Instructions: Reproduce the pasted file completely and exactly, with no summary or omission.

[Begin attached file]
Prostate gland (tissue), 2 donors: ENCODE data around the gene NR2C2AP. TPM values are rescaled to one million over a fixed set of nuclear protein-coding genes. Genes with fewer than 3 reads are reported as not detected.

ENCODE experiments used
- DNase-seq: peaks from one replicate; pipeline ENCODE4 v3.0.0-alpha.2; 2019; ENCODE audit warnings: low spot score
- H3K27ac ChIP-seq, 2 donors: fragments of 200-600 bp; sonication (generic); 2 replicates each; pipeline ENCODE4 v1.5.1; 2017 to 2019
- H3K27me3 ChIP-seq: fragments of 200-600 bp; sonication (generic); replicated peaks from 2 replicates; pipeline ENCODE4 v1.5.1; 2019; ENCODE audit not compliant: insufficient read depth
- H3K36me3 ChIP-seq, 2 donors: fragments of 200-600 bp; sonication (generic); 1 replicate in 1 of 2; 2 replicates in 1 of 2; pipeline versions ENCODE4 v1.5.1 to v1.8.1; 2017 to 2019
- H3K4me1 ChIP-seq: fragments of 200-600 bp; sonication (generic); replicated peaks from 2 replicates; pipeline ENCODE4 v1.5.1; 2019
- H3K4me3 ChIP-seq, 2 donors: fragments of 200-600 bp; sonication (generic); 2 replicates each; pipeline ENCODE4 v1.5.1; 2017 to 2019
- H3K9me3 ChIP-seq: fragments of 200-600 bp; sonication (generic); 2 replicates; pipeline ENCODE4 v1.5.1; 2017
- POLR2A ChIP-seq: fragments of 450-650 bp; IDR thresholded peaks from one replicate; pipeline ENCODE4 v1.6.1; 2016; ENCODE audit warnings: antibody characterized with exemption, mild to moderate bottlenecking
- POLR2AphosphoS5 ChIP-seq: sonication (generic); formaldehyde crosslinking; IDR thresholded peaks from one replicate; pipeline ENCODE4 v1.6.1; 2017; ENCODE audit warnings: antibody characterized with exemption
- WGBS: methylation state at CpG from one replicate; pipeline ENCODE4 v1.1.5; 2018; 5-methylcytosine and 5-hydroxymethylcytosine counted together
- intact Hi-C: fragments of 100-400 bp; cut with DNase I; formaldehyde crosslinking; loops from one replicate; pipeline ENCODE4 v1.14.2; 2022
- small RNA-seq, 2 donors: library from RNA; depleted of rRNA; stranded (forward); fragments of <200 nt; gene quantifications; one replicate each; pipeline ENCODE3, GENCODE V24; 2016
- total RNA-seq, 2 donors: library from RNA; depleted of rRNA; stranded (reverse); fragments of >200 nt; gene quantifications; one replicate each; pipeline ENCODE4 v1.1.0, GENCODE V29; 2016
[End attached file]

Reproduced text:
Prostate gland (tissue), 2 donors: ENCODE data around the gene NR2C2AP. TPM values are rescaled to one million over a fixed set of nuclear protein-coding genes. Genes with fewer than 3 reads are reported as not detected.

ENCODE experiments used
- DNase-seq: peaks from one replicate; pipeline ENCODE4 v3.0.0-alpha.2; 2019; ENCODE audit warnings: low spot score
- H3K27ac ChIP-seq, 2 donors: fragments of 200-600 bp; sonication (generic); 2 replicates each; pipeline ENCODE4 v1.5.1; 2017 to 2019
- H3K27me3 ChIP-seq: fragments of 200-600 bp; sonication (generic); replicated peaks from 2 replicates; pipeline ENCODE4 v1.5.1; 2019; ENCODE audit not compliant: insufficient read depth
- H3K36me3 ChIP-seq, 2 donors: fragments of 200-600 bp; sonication (generic); 1 replicate in 1 of 2; 2 replicates in 1 of 2; pipeline versions ENCODE4 v1.5.1 to v1.8.1; 2017 to 2019
- H3K4me1 ChIP-seq: fragments of 200-600 bp; sonication (generic); replicated peaks from 2 replicates; pipeline ENCODE4 v1.5.1; 2019
- H3K4me3 ChIP-seq, 2 donors: fragments of 200-600 bp; sonication (generic); 2 replicates each; pipeline ENCODE4 v1.5.1; 2017 to 2019
- H3K9me3 ChIP-seq: fragments of 200-600 bp; sonication (generic); 2 replicates; pipeline ENCODE4 v1.5.1; 2017
- POLR2A ChIP-seq: fragments of 450-650 bp; IDR thresholded peaks from one replicate; pipeline ENCODE4 v1.6.1; 2016; ENCODE audit warnings: antibody characterized with exemption, mild to moderate bottlenecking
- POLR2AphosphoS5 ChIP-seq: sonication (generic); formaldehyde crosslinking; IDR thresholded peaks from one replicate; pipeline ENCODE4 v1.6.1; 2017; ENCODE audit warnings: antibody characterized with exemption
- WGBS: methylation state at CpG from one replicate; pipeline ENCODE4 v1.1.5; 2018; 5-methylcytosine and 5-hydroxymethylcytosine counted together
- intact Hi-C: fragments of 100-400 bp; cut with DNase I; formaldehyde crosslinking; loops from one replicate; pipeline ENCODE4 v1.14.2; 2022
- small RNA-seq, 2 donors: library from RNA; depleted of rRNA; stranded (forward); fragments of <200 nt; gene quantifications; one replicate each; pipeline ENCODE3, GENCODE V24; 2016
- total RNA-seq, 2 donors: library from RNA; depleted of rRNA; stranded (reverse); fragments of >200 nt; gene quantifications; one replicate each; pipeline ENCODE4 v1.1.0, GENCODE V29; 2016